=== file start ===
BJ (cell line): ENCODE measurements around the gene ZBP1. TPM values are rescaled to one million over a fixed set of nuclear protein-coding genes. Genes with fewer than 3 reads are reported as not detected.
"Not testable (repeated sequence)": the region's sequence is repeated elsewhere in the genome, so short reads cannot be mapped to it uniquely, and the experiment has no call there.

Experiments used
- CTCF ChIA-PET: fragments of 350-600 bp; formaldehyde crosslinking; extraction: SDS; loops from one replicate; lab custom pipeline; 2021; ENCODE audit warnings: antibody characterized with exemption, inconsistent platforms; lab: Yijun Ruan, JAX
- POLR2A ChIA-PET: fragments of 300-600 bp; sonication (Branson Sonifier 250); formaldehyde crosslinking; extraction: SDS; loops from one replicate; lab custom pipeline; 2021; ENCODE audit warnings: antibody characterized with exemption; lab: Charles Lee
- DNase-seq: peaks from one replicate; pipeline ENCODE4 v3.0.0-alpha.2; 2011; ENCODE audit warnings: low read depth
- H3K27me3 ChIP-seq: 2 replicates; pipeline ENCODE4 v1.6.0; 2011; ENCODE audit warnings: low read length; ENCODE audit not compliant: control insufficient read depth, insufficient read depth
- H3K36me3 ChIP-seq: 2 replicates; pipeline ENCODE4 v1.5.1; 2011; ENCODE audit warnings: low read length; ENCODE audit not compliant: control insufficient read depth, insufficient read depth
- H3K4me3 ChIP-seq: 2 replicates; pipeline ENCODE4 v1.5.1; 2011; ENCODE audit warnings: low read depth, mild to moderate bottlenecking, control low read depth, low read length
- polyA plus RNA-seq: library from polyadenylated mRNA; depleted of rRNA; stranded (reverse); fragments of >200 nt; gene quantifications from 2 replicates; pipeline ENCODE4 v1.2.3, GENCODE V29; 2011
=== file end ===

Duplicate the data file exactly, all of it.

BJ (cell line): ENCODE measurements around the gene ZBP1. TPM values are rescaled to one million over a fixed set of nuclear protein-coding genes. Genes with fewer than 3 reads are reported as not detected.
"Not testable (repeated sequence)": the region's sequence is repeated elsewhere in the genome, so short reads cannot be mapped to it uniquely, and the experiment has no call there.

Experiments used
- CTCF ChIA-PET: fragments of 350-600 bp; formaldehyde crosslinking; extraction: SDS; loops from one replicate; lab custom pipeline; 2021; ENCODE audit warnings: antibody characterized with exemption, inconsistent platforms; lab: Yijun Ruan, JAX
- POLR2A ChIA-PET: fragments of 300-600 bp; sonication (Branson Sonifier 250); formaldehyde crosslinking; extraction: SDS; loops from one replicate; lab custom pipeline; 2021; ENCODE audit warnings: antibody characterized with exemption; lab: Charles Lee
- DNase-seq: peaks from one replicate; pipeline ENCODE4 v3.0.0-alpha.2; 2011; ENCODE audit warnings: low read depth
- H3K27me3 ChIP-seq: 2 replicates; pipeline ENCODE4 v1.6.0; 2011; ENCODE audit warnings: low read length; ENCODE audit not compliant: control insufficient read depth, insufficient read depth
- H3K36me3 ChIP-seq: 2 replicates; pipeline ENCODE4 v1.5.1; 2011; ENCODE audit warnings: low read length; ENCODE audit not compliant: control insufficient read depth, insufficient read depth
- H3K4me3 ChIP-seq: 2 replicates; pipeline ENCODE4 v1.5.1; 2011; ENCODE audit warnings: low read depth, mild to moderate bottlenecking, control low read depth, low read length
- polyA plus RNA-seq: library from polyadenylated mRNA; depleted of rRNA; stranded (reverse); fragments of >200 nt; gene quantifications from 2 replicates; pipeline ENCODE4 v1.2.3, GENCODE V29; 2011